About four months ago I started using Plottr (getplottr.com). I wasn’t familiar with Dabble until I read your post. I just looked at it and think Plottr is similar. It is made for planning and plotting, not the actual writing (and you can export Plottr content to Scrivener and Word). Plottr is more versatile than Dabble because you can use one of the pre-defined structural templates or you can set up your own. I more of less use the plot grid structural method described on the Dabble website. You can see how that could work in Plottr by looking at their demo of Pride and Prejudice. Besides being more versatile, Plottr also is fabulous because you can look at your content in a timeline view or an outline view. Plottr is also cheaper than Dabble.
I recently learned about fictionary.co. It’s a great editing tool for an existing novel (and they have a version for professional editors), but you can also use it to plan, plot, and write a new novel. I learned about it from a Reedsy demo by the author/owner, Kristina Stanley (I think her husband is the tech person in their team). I think you can take a free class from her on Reedsy.com (and probably see the demo she did for the Reedsy webinar), and I think you can view YouTubes she’s done. Fictionay.co also has a free trial. The other thing I like about Fictionary is that Kristina is an author and she has several videos on Fictionary about writing (and tips in the software). So it is also a great learning tool.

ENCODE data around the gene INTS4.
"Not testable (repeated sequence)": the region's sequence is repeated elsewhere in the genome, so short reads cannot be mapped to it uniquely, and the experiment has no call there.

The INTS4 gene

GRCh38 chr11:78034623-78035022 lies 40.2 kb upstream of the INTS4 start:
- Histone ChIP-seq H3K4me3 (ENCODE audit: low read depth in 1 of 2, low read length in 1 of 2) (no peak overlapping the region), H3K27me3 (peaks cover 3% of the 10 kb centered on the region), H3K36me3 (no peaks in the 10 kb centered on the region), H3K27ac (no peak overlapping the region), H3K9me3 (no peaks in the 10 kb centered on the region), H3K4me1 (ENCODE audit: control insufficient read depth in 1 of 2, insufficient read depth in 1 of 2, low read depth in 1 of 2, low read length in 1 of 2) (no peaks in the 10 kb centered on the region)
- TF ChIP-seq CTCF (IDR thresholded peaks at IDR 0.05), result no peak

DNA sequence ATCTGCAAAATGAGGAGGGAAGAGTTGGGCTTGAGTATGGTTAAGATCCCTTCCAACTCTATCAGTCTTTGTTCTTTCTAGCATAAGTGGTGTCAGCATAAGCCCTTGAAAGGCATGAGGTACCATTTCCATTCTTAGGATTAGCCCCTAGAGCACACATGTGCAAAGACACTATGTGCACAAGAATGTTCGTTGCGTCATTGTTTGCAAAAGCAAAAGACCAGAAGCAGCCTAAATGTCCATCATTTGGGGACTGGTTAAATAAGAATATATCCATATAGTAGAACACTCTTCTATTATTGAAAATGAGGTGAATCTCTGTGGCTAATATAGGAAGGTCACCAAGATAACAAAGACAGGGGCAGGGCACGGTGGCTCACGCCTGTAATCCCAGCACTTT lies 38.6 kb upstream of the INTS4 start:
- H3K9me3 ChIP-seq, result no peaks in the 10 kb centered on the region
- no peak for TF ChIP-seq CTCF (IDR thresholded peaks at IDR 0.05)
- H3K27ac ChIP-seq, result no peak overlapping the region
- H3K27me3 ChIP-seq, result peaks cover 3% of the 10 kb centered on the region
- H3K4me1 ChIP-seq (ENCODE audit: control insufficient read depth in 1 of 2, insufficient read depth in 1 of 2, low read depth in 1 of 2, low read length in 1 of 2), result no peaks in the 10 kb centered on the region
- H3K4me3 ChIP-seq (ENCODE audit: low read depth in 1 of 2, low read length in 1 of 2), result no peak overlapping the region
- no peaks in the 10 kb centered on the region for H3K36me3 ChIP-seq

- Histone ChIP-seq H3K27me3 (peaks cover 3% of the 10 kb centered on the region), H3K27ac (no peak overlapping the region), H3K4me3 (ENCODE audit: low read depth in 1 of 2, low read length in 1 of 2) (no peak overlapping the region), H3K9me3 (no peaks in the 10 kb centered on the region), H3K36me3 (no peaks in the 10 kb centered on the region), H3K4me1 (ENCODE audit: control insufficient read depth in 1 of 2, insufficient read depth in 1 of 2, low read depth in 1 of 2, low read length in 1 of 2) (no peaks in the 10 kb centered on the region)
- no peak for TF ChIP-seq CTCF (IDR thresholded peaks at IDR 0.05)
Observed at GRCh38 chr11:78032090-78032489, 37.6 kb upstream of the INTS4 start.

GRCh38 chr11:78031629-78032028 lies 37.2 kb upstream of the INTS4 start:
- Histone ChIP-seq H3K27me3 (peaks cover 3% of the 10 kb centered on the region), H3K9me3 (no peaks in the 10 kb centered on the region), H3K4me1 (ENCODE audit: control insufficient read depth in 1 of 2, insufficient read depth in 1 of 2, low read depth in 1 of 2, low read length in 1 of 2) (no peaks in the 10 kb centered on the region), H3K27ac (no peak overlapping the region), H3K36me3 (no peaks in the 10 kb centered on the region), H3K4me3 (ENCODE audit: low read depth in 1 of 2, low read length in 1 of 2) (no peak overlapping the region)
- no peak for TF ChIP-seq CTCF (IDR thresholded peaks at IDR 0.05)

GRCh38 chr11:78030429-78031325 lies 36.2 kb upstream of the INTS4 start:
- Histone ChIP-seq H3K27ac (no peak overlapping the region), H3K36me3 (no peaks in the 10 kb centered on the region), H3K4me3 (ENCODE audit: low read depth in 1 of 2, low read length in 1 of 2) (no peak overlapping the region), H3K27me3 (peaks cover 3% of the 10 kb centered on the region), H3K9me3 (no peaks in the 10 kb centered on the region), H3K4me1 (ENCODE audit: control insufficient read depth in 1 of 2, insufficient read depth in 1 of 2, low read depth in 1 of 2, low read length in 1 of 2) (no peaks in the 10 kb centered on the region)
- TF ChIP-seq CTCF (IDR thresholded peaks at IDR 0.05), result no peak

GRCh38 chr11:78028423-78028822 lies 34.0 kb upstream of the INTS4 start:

When I first found Fictionary, I thought I would use it for editing completed work (and I also do some editing for other people). But for the fun of it I started planning and plotting a new novel. I like how that’s going. As I said, Plottr is very versatile (and I love the timeline view), but it is focused on planning/plotting, not writing and doesn’t have tips/suggestions. What I’m sort of doing now with the new novel is playing with scene ideas in Plottr (and viewing them in the timeline), and then when I decide on something, put it into Fictionary so I can advantage of the tips and feedback from the software. If you do a free trial and look at some of the videos, I think you’ll see what I mean.
Plottr has great support and a good Facebook group. Fictionary has great support as well. When I first started, Kristina answered my questions right away and she was interested in my feedback. Plottr solicits enhancement suggestions in the Facebook group and Kristian was also interested in new ideas and said they do updates based on author suggestions.